Affordability is becoming a major challenge across the GTA, and fees slapped on homeowners are part of the issue, but so are escalating land costs and the profits reaped by developers who are getting civic approvals to build higher, more lucrative, buildings or have farmland rezoned for more valuable residential construction, said James McKellar, associate dean of York University’s Schulich School of Business and an author of three studies on development fees, in the Toronto Star Tuesday, June 11. “Of course, it’s grossly unfair for municipalities to say that new development will pay for all the new infrastructure. But municipalities never intended for (development charges) to be fair. And homebuyers don’t really care. “There’s no question they are a reasonable cost for all the value that has been created (for developers) across the GTA from rezoning.” Read full story.
Responsibility is no passing fad
Talk of sustainability is giving way to a focus on responsibility. Dezsö Horváth, dean of the Schulich School of Business at Canada’s York University, tells Adam Palin of the Financial Times of London in a four-minute, 39-second video that even the mining industry is being forced to pay attention to this emerging trend. Business schools are also playing their part. See full story.
Librarian blogs ‘long, unexaggerated, devastating’ cuts to Canadian science
Three weeks ago, York University librarian John Dupuis posted a story in “Confessions of a Science Librarian,” his personal blog, which aimed to show what he called the Conservative government’s “campaign to undermine evidence-based scientific, environmental and technical decision-making,” wrote The Tyee June 10. The post exploded with 40,000 page views, more than 9,000 recommendations on Facebook, and more than a thousand tweets. The blog post, titled “The Canadian War on Science: A Long, Unexaggerated, Devastating Chronological Indictment,” is, according to the author, “a chronology of all the various cuts, insults, muzzlings and cancellations that I’ve been able to dig up.” It links to more than 100 news stories about scientific programs the Conservatives have discontinued or stopped funding since 2006. Read full story.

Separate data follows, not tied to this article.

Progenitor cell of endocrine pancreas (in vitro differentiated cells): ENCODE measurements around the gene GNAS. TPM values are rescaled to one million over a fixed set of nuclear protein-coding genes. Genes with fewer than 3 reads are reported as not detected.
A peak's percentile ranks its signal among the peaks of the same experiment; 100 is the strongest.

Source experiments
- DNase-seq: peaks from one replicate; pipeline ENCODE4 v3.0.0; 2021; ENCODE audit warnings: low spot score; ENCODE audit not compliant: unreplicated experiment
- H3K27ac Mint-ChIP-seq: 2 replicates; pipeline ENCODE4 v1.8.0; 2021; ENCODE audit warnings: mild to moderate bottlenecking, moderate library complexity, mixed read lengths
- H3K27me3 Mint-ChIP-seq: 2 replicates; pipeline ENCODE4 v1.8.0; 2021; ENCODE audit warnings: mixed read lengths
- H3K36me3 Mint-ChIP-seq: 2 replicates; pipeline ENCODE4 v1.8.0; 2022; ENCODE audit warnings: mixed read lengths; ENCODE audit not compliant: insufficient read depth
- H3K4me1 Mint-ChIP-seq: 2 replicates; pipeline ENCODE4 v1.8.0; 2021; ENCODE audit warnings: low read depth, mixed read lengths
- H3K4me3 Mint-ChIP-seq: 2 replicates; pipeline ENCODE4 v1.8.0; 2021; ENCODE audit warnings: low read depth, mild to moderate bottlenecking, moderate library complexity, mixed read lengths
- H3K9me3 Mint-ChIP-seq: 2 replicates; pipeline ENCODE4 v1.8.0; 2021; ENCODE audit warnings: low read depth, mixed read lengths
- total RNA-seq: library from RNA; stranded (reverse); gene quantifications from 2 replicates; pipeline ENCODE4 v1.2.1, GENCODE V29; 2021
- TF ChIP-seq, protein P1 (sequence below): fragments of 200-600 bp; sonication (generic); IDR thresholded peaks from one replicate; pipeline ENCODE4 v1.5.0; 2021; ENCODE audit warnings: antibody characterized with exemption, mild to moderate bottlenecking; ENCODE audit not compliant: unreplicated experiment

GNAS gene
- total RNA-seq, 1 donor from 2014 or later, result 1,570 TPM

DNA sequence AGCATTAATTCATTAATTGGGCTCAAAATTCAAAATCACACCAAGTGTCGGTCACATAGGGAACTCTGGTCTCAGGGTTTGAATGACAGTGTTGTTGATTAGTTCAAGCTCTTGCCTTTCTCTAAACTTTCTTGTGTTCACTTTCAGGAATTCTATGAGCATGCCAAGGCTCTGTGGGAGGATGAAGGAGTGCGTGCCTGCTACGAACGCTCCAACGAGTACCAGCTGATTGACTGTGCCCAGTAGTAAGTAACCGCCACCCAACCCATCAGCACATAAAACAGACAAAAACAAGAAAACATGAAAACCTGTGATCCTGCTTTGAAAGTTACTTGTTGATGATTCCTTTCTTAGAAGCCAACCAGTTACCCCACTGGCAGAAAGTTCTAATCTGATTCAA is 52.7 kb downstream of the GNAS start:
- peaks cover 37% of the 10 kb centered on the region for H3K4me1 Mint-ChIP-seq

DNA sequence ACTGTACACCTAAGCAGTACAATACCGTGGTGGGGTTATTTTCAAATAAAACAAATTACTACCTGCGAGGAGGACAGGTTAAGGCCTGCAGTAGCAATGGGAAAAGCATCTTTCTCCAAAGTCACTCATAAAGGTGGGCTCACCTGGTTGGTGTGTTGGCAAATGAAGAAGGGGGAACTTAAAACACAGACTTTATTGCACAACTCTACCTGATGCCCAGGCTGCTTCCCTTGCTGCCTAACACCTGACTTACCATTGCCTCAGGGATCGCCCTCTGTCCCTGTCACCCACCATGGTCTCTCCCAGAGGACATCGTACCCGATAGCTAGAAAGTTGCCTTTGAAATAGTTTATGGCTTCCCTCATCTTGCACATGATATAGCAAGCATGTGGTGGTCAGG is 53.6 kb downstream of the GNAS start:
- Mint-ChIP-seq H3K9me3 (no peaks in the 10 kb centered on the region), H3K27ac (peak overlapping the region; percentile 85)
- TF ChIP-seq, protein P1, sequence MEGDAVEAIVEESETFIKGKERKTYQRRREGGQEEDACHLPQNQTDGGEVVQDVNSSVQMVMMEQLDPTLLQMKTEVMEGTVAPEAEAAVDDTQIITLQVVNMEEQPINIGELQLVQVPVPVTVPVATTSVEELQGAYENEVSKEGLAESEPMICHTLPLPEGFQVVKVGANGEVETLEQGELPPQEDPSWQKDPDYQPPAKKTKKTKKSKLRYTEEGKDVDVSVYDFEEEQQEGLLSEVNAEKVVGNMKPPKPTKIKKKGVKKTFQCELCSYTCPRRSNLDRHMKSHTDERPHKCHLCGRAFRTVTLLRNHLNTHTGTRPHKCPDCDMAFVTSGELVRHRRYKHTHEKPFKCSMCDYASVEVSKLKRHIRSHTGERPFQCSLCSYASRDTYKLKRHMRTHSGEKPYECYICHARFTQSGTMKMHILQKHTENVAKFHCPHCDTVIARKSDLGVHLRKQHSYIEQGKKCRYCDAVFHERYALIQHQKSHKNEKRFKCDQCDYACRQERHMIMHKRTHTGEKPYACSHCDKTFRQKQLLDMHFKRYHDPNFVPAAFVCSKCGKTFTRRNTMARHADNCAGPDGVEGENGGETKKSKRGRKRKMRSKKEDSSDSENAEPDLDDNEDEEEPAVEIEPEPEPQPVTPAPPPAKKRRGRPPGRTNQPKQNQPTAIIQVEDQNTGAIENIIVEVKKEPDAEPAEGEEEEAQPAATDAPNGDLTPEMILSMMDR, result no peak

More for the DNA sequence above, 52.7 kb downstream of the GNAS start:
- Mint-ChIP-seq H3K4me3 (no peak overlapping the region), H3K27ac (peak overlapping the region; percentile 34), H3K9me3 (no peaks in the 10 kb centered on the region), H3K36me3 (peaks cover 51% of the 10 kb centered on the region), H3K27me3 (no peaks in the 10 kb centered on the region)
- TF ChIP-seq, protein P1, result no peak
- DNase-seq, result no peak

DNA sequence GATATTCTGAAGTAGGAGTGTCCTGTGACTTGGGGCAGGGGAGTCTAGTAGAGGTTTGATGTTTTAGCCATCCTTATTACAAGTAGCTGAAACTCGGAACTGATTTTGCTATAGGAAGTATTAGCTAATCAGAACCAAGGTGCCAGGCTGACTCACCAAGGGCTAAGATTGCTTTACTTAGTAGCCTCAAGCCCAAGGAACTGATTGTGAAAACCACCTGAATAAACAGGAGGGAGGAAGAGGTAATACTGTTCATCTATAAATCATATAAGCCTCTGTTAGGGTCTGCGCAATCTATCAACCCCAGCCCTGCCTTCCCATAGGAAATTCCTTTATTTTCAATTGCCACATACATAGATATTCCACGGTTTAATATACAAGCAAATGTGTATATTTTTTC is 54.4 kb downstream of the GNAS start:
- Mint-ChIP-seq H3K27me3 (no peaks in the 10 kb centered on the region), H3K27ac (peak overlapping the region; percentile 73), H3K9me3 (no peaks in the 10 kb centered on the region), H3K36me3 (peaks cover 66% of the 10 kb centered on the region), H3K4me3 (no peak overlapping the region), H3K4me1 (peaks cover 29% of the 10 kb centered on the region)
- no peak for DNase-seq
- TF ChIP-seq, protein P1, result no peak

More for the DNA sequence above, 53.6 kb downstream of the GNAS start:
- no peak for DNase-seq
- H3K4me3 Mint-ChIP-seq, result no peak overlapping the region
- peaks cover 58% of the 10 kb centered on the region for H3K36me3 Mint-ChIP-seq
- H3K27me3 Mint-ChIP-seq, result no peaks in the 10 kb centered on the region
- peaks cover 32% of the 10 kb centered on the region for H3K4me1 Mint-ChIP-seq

Actua’s Innovative “Mining Minds” Program Inspires Youth to Explore Canada’s Resource Industry
Actua, a national charitable organization providing science, technology, engineering and mathematics (STEM) programs to 225,000 youth annually, launched its newest initiative “Mining Minds” at York University on June 8, 2013. The program is designed to educate young people about Canada’s geology and mineral resources, while promoting the mining industry and related career opportunities. The launch at York University, a program member of Actua, on June 8, 2013 included a demonstration of drilling activities where over 40 youth engineered their own drill bits to explore and extract minerals. Read full story.
This industry is a labour trap
Call it a twisted capitalistic fairy tale. Time and again, those of us barely scraping by on precarious appointments in the hospitality and retail segments of the tertiary sector of the economy — better known as the service industry, are fed the same exhausted occupational rhetoric: Prosperity in the “new economy” requires flexibility and sacrifice on the part of the labour force. In order to keep domestic industries competitive, workers must “redefine” what they expect from the employee-employer relationship.Translation – welcome to the precarious labour trap, wrote Adam Kingsmith, a PhD candidate in political science at York University, in the Huff Post June 10. Read full story.